Main Menu
Legal Alert

Linn County Circuit Court Strikes Down Paid Sick Leave For Oregon Counties

What’s Next For Oregon’s Public Employers?

On Thursday, December 8, Judge Daniel Murphy of Linn County Circuit Court decided that Oregon’s paid sick time law violated the Oregon Constitution as an unfunded “program,” ruling in favor of nine Oregon counties (Linn, Douglas, Jefferson, Malheur, Morrow, Polk, Sherman, Wallowa and Yamhill) that challenged the law.

Public employers in Oregon should proceed cautiously, however, as the decision does not expressly extend to any public employers besides those nine counties, and could be overturned by an appeals court.

Summary Of Decision

Judge Murphy’s ruling came in a case where nine Oregon counties sought declaratory relief to determine whether they must comply with the state paid sick leave mandate. The challengers pointed to Article XI, § 15 of the Oregon Constitution, which prohibits the state from imposing a fiscal program on local governments without also providing funding to support the program.

Article XI, § 15 of the Oregon Constitution specifically states, “[W]hen the Legislative Assembly or any state agency requires any local government to establish a new program or provide an increased level of service for an existing program, the State of Oregon shall appropriate and allocate to the local government moneys sufficient to pay the ongoing, usual and reasonable costs of performing the mandated service or activity.”

The key question at issue in the case was whether the paid sick leave mandate is considered a “program” within the meaning of the state Constitution. While admitting that the answer was not “crystal clear,” Judge Murphy found the Oregon paid sick leave mandate was a “program” within the meaning of the Constitution.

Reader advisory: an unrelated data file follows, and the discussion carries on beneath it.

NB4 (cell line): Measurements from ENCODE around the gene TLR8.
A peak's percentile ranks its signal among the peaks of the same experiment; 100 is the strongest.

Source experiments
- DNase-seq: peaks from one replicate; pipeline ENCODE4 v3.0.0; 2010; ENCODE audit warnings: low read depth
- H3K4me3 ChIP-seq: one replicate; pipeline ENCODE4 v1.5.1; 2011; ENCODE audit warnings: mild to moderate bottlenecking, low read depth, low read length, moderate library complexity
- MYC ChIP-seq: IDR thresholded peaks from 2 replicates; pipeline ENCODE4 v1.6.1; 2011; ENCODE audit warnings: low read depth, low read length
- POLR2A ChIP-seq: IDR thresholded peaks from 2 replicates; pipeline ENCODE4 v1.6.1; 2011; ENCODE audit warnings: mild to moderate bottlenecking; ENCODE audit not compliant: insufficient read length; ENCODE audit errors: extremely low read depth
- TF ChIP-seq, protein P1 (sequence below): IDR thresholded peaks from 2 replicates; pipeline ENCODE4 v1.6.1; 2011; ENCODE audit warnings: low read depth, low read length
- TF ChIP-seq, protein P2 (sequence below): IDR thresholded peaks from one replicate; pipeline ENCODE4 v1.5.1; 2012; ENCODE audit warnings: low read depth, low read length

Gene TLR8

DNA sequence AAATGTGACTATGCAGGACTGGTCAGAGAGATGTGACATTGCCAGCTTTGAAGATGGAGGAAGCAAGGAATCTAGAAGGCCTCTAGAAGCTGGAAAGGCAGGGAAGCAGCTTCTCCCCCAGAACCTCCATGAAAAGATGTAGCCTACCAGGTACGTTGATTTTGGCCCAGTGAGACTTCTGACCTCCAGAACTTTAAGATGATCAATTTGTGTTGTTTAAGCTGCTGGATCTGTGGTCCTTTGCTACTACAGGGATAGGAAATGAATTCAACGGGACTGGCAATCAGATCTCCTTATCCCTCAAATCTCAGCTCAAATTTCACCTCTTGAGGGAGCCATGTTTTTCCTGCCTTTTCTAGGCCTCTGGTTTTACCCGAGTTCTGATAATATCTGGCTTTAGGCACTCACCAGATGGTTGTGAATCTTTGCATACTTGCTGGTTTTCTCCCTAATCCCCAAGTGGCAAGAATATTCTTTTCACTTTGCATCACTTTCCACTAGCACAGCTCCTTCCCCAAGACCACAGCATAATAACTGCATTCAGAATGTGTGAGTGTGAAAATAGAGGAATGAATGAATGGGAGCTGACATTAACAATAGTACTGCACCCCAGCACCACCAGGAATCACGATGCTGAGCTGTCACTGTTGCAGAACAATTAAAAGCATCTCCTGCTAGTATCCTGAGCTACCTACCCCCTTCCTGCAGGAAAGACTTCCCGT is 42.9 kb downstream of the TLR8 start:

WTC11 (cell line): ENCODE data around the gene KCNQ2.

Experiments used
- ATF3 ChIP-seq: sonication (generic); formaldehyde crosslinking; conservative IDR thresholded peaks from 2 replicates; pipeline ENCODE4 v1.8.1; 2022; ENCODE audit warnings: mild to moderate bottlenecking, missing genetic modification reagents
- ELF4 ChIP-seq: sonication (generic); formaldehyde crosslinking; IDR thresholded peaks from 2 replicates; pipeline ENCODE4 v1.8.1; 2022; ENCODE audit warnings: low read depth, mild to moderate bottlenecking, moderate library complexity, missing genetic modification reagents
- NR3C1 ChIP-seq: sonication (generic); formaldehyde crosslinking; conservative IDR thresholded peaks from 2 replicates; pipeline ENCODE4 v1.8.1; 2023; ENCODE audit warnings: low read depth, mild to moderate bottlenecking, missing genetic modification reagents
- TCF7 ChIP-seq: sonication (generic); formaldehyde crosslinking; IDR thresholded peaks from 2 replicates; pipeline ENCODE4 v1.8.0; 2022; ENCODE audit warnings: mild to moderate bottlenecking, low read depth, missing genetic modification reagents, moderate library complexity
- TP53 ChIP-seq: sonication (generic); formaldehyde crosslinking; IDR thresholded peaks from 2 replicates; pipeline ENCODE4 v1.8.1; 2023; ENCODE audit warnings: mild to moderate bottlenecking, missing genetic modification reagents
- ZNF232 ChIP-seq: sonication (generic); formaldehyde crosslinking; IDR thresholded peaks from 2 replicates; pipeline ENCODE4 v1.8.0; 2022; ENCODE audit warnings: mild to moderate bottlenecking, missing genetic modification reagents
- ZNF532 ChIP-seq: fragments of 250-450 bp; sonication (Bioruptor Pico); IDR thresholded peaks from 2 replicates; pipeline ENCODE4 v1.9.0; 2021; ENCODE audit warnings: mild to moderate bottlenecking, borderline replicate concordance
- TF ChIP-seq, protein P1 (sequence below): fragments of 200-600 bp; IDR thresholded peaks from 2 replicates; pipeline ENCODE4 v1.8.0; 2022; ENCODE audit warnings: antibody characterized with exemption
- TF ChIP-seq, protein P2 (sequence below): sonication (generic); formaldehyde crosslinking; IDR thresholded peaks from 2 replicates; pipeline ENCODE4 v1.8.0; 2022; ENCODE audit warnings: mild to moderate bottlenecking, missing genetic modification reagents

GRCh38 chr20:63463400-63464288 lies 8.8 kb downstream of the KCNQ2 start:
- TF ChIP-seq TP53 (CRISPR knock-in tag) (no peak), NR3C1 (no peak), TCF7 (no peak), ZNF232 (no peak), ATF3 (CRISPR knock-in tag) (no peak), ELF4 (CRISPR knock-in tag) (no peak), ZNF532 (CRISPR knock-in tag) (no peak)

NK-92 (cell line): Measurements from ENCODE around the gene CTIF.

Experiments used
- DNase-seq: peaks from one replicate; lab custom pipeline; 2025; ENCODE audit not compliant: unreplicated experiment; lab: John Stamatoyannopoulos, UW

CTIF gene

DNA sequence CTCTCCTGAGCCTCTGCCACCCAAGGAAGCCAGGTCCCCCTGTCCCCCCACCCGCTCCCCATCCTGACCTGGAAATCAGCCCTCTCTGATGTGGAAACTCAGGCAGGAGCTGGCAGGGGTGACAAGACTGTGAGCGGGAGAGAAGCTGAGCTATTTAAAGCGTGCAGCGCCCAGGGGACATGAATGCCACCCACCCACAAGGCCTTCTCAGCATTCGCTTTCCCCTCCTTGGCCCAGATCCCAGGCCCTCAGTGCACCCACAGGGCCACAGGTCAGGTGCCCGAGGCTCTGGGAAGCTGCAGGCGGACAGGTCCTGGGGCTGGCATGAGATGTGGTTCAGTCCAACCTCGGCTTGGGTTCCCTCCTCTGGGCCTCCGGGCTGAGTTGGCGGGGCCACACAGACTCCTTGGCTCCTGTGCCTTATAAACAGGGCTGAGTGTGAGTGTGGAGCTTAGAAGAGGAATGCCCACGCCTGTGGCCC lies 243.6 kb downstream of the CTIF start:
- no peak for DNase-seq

The judge reasoned that because the mandatory sick leave law effectively raised the price of labor without providing anything in return to employers, the mandate was a “program” meant to benefit employees. Accordingly, because the paid sick leave mandate is unfunded, he found the law ran afoul of the Oregon Constitution, and granted the plaintiff’s motion for summary judgment.

What’s Next For Oregon Public Employers?

Although this decision only expressly applies to the nine Oregon counties, another court could decide that it impacts all Oregon local governments and state agencies based on the broad language of Article XI, § 15, which would provide a solid victory for Oregon public employers.

However, as noted above, this win for Oregon local governments is far from definitive. Judge Murphy’s decision will likely be appealed to the Court of Appeals. Therefore, Oregon local governments are well-advised to continue to provide paid sick leave to their employees pending a final decision upon appeal. If your agency were to cease offering this benefit in the interim, you could face exposure should the appeals court reverse course and resurrect paid sick leave for your employees.

For advice or further information, please contact Todd Lyon or any attorney in the Portland office of Fisher Phillips.

This Legal Alert provides an overview of a specific new Oregon decision. It is not intended to be, and should not be construed as, legal advice for any particular fact situation.


Back to Page